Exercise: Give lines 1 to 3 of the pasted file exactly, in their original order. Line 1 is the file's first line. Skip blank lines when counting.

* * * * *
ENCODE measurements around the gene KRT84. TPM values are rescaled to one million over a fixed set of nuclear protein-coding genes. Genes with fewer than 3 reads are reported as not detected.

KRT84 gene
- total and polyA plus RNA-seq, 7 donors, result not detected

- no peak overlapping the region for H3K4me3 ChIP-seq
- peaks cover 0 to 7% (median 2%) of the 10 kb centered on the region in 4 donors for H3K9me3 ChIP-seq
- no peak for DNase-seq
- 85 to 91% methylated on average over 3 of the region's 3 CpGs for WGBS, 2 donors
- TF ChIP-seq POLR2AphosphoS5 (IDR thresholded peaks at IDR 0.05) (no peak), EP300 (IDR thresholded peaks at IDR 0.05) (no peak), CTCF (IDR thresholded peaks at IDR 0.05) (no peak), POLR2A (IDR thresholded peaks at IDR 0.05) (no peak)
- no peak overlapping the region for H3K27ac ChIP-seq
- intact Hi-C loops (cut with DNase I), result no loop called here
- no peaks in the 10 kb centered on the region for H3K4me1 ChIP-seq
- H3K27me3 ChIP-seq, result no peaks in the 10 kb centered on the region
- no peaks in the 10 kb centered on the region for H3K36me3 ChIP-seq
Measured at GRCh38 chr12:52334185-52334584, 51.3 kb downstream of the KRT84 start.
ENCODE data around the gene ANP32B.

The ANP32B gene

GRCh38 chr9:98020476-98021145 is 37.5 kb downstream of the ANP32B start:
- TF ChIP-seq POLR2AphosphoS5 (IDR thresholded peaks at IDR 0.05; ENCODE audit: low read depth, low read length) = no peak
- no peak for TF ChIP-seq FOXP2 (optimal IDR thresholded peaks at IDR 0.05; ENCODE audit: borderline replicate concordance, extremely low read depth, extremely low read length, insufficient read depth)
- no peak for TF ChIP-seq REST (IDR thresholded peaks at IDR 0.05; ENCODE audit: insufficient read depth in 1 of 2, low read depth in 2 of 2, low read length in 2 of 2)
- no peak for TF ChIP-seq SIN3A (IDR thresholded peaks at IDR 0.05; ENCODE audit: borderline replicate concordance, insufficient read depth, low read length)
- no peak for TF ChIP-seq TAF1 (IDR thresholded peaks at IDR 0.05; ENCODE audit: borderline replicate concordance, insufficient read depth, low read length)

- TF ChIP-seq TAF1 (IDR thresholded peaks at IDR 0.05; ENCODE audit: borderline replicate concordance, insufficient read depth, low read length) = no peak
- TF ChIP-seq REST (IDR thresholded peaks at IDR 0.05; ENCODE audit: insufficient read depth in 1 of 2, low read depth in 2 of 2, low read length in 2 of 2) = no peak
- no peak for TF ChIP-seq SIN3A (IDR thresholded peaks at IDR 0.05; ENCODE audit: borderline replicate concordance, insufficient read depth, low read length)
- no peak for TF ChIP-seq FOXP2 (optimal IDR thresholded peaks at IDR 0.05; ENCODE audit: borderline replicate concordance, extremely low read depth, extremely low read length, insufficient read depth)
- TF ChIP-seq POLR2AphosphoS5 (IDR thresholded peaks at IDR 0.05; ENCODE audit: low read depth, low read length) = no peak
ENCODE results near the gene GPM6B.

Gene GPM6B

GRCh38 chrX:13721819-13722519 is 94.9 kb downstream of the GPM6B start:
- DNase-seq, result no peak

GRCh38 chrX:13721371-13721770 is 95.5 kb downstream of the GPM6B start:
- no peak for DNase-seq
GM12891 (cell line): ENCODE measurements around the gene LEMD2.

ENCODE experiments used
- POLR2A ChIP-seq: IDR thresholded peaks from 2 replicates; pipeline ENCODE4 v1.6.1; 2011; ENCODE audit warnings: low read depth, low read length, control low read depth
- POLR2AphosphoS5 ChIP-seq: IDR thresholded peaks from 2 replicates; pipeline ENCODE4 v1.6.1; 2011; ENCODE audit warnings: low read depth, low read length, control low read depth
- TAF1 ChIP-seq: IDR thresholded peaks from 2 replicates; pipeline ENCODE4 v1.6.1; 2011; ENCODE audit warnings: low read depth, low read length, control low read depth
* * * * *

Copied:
ENCODE measurements around the gene KRT84. TPM values are rescaled to one million over a fixed set of nuclear protein-coding genes. Genes with fewer than 3 reads are reported as not detected.

KRT84 gene
- total and polyA plus RNA-seq, 7 donors, result not detected